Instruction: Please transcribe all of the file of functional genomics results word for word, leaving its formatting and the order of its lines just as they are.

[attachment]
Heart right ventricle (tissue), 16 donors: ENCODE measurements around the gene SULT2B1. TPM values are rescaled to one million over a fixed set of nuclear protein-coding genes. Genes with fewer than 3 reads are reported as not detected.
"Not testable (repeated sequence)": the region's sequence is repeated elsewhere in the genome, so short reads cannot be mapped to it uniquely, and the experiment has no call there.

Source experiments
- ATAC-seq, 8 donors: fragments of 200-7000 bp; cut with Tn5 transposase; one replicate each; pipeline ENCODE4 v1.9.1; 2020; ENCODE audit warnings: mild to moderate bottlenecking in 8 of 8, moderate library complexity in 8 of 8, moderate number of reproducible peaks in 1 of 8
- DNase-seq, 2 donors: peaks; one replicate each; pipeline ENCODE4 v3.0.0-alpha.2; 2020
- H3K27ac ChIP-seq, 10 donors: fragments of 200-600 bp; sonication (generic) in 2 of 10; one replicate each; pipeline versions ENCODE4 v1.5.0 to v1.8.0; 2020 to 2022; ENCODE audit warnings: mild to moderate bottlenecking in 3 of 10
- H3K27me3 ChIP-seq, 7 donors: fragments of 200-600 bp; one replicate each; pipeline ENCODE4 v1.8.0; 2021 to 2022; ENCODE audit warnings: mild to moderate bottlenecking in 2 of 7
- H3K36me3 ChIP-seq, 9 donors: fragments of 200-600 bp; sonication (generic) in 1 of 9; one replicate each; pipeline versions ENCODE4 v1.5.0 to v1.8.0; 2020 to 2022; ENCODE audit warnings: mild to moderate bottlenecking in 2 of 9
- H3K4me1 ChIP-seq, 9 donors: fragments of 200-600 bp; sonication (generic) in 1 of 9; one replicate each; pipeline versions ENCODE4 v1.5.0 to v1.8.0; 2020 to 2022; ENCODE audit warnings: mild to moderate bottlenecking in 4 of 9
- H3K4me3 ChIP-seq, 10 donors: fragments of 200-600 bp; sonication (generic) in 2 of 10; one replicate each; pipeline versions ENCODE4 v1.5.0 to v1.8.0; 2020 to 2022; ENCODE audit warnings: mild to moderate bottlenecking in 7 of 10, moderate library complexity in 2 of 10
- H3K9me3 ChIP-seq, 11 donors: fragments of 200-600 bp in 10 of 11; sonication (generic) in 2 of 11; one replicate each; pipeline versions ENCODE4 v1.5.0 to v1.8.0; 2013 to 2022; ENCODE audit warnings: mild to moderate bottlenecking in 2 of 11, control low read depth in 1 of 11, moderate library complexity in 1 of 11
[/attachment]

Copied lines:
Heart right ventricle (tissue), 16 donors: ENCODE measurements around the gene SULT2B1. TPM values are rescaled to one million over a fixed set of nuclear protein-coding genes. Genes with fewer than 3 reads are reported as not detected.
"Not testable (repeated sequence)": the region's sequence is repeated elsewhere in the genome, so short reads cannot be mapped to it uniquely, and the experiment has no call there.

Source experiments
- ATAC-seq, 8 donors: fragments of 200-7000 bp; cut with Tn5 transposase; one replicate each; pipeline ENCODE4 v1.9.1; 2020; ENCODE audit warnings: mild to moderate bottlenecking in 8 of 8, moderate library complexity in 8 of 8, moderate number of reproducible peaks in 1 of 8
- DNase-seq, 2 donors: peaks; one replicate each; pipeline ENCODE4 v3.0.0-alpha.2; 2020
- H3K27ac ChIP-seq, 10 donors: fragments of 200-600 bp; sonication (generic) in 2 of 10; one replicate each; pipeline versions ENCODE4 v1.5.0 to v1.8.0; 2020 to 2022; ENCODE audit warnings: mild to moderate bottlenecking in 3 of 10
- H3K27me3 ChIP-seq, 7 donors: fragments of 200-600 bp; one replicate each; pipeline ENCODE4 v1.8.0; 2021 to 2022; ENCODE audit warnings: mild to moderate bottlenecking in 2 of 7
- H3K36me3 ChIP-seq, 9 donors: fragments of 200-600 bp; sonication (generic) in 1 of 9; one replicate each; pipeline versions ENCODE4 v1.5.0 to v1.8.0; 2020 to 2022; ENCODE audit warnings: mild to moderate bottlenecking in 2 of 9
- H3K4me1 ChIP-seq, 9 donors: fragments of 200-600 bp; sonication (generic) in 1 of 9; one replicate each; pipeline versions ENCODE4 v1.5.0 to v1.8.0; 2020 to 2022; ENCODE audit warnings: mild to moderate bottlenecking in 4 of 9
- H3K4me3 ChIP-seq, 10 donors: fragments of 200-600 bp; sonication (generic) in 2 of 10; one replicate each; pipeline versions ENCODE4 v1.5.0 to v1.8.0; 2020 to 2022; ENCODE audit warnings: mild to moderate bottlenecking in 7 of 10, moderate library complexity in 2 of 10
- H3K9me3 ChIP-seq, 11 donors: fragments of 200-600 bp in 10 of 11; sonication (generic) in 2 of 11; one replicate each; pipeline versions ENCODE4 v1.5.0 to v1.8.0; 2013 to 2022; ENCODE audit warnings: mild to moderate bottlenecking in 2 of 11, control low read depth in 1 of 11, moderate library complexity in 1 of 11